Trump joins GOP senators on immigration changes
By KEN THOMAS AND JILL COLVIN
WASHINGTON (AP) — President Donald Trump on Wednesday embraced legislation from two Republican senators that would place new limits on legal immigration and seek to create a system based more on merit and skills than family ties.
Trump joined with Sens. David Perdue of Georgia and Tom Cotton of Arkansas to trumpet the bill, which has so far gained little traction in the Senate. The president said if approved the measure would represent “the most significant reform to our immigration system in half a century.”
The president has made cracking down on illegal immigration a hallmark of his administration and has tried to slash federal grants for cities that refuse to comply with federal efforts to detain and deport those living in the country illegally.
But he has also vowed to make changes to the legal immigration system, arguing that immigrants compete with Americans for much-needed jobs and drive wages down.
Most economists dispute the president’s argument, noting that immigration in recent decades doesn’t appear to have meaningfully hurt wages in the long run. Increased immigration is also associated with faster growth because the country is adding workers, so restricting the number of immigrants could slow the economy’s potential to expand.
The bill’s supporters, meanwhile, say it would make the U.S. more competitive, raise wages and create jobs.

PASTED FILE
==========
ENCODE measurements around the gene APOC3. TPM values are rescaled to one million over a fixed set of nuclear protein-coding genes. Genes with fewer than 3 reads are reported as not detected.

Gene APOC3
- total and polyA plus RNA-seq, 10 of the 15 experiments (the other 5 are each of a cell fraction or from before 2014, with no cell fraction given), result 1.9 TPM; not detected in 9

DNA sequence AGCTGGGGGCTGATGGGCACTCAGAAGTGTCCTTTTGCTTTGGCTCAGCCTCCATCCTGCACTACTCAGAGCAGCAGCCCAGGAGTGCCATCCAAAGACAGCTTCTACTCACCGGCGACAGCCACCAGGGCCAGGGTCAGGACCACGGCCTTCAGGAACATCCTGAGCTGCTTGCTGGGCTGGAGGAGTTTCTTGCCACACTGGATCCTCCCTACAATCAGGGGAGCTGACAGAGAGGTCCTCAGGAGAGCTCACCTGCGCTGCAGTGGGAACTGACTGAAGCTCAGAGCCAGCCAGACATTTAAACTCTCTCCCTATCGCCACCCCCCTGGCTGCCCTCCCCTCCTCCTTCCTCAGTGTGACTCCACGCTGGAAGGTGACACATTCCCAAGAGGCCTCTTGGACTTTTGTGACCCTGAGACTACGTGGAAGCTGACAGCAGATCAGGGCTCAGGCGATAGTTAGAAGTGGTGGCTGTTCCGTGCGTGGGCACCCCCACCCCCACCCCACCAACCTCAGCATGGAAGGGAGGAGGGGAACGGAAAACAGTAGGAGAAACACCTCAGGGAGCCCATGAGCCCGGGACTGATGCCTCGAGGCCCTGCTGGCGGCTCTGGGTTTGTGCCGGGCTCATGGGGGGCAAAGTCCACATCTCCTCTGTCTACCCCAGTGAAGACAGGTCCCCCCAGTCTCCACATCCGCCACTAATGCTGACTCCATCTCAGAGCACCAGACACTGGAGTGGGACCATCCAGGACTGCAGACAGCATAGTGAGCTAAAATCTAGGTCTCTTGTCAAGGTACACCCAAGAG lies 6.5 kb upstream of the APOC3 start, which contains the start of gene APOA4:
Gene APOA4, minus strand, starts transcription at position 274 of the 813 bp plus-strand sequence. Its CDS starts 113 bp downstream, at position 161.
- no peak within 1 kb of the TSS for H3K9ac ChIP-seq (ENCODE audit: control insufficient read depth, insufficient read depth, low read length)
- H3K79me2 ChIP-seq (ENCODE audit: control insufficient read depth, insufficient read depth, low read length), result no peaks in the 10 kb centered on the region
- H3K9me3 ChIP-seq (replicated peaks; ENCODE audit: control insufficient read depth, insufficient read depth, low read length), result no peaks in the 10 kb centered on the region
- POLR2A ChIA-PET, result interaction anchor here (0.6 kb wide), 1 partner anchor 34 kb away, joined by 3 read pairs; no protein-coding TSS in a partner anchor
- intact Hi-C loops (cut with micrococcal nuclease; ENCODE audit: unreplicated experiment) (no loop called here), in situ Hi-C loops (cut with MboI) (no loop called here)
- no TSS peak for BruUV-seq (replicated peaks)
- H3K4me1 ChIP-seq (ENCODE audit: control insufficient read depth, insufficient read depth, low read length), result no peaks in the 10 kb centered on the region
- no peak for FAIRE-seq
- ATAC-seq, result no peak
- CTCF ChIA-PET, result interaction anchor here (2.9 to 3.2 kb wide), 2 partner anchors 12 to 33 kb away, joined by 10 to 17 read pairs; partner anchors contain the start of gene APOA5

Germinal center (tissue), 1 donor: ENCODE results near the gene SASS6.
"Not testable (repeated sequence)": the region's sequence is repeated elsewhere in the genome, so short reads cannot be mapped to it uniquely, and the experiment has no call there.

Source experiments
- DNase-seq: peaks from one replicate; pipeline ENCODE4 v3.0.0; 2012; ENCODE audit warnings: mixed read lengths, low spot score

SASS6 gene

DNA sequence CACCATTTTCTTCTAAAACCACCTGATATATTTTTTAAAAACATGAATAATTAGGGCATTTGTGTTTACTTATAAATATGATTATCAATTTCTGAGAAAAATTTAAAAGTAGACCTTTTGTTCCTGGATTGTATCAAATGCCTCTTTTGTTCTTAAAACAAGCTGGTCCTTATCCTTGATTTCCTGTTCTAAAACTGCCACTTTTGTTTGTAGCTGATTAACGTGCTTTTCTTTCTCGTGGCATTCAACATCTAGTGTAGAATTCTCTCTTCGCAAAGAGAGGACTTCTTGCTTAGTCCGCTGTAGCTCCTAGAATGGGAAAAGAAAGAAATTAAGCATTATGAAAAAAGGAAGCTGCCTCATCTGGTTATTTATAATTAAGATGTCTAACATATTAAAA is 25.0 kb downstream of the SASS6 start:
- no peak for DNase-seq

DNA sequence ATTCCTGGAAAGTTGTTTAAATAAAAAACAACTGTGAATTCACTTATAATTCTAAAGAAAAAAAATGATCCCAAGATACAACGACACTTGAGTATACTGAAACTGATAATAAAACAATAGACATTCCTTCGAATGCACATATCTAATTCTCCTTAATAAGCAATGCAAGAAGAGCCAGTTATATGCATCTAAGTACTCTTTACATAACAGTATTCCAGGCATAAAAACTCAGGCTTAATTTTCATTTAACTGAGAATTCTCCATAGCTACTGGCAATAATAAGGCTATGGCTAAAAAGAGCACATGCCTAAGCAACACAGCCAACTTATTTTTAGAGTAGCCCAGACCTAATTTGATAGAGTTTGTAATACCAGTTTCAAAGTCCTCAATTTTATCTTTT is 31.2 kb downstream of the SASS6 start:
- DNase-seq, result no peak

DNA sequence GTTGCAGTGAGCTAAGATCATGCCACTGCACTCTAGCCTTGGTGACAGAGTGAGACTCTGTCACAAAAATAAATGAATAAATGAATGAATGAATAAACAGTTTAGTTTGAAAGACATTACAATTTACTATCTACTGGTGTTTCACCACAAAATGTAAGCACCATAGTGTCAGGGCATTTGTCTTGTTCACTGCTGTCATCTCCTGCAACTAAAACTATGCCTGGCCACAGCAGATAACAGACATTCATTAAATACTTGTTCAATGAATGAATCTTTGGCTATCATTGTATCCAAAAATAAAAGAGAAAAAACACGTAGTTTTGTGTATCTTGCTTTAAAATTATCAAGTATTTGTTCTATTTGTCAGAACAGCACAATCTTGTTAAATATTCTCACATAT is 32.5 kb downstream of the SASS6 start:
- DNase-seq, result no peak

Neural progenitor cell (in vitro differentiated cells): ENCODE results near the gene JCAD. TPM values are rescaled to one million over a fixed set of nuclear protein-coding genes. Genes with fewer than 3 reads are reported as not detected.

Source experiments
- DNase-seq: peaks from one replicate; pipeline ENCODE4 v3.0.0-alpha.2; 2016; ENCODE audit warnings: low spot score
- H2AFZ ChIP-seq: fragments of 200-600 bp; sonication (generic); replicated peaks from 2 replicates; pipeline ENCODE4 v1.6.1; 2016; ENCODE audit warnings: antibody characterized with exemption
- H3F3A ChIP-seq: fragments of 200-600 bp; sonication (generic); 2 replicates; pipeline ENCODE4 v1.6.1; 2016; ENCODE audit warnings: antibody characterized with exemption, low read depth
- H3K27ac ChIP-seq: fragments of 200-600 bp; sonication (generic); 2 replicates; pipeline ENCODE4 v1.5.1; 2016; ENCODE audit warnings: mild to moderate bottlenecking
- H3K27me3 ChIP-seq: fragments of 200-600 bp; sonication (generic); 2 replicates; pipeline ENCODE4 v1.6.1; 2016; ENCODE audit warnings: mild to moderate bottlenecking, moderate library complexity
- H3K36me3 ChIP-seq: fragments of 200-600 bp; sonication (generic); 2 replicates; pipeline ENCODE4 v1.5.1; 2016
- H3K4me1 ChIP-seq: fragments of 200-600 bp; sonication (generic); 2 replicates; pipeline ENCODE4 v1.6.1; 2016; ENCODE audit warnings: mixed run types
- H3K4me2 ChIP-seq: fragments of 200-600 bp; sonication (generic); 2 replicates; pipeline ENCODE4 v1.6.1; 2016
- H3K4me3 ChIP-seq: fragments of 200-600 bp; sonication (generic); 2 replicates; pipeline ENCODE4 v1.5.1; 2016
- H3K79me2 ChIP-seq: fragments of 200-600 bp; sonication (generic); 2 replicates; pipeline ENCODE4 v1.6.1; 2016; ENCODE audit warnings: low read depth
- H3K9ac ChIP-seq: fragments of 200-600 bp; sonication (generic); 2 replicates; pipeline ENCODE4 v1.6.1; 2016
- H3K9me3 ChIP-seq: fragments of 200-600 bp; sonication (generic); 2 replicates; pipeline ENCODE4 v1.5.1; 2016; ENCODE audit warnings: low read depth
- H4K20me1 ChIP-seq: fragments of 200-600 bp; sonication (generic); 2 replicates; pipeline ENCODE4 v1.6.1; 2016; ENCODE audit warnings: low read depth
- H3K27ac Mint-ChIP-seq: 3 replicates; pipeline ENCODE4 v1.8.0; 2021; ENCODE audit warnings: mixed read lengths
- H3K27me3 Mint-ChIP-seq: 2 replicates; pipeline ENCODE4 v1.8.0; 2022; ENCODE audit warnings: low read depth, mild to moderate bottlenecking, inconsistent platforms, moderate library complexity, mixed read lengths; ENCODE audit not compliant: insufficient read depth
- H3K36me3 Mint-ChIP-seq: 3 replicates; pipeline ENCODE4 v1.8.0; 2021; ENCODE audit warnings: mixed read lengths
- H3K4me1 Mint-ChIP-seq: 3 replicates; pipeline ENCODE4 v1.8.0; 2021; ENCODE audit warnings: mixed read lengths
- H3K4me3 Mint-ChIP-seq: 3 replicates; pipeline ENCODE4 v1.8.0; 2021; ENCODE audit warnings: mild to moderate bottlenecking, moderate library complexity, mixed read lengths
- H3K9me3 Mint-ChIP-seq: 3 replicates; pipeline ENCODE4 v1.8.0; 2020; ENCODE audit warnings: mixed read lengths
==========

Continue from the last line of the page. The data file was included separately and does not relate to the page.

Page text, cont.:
Perdue and Cotton’s legislation would replace the current process for obtaining legal permanent residency, or green cards, creating a skillsbase point system for employment visas. The bill would also eliminate the preference for U.S. residents’ extended and adult family members, while maintaining priority for their spouses and minor children.
The bill would also aim to slash the number of refugees in half and eliminate a program that provides visas to countries with low rates of immigration.
Cotton told reporters the bill would double the number of green cards available to high-skilled workers and would not affect other high or low-skilled worker visa programs such as H1-B and H2-B visas. The Trump Organization has asked for dozens of H-2B visas for foreign workers at two of Trump’s private clubs in Florida, including his Mar-a-Lago resort. The White House said that only 1 in 15 immigrants comes to the U.S. because of their skills, and the current system fails to place a priority on highly skilled immigrants.
But the Senate has largely ignored the measure, with no other lawmaker signing on as a co-sponsor. GOP leaders have showed no inclination to vote on immigration this year, and Democrats quickly dismissed it.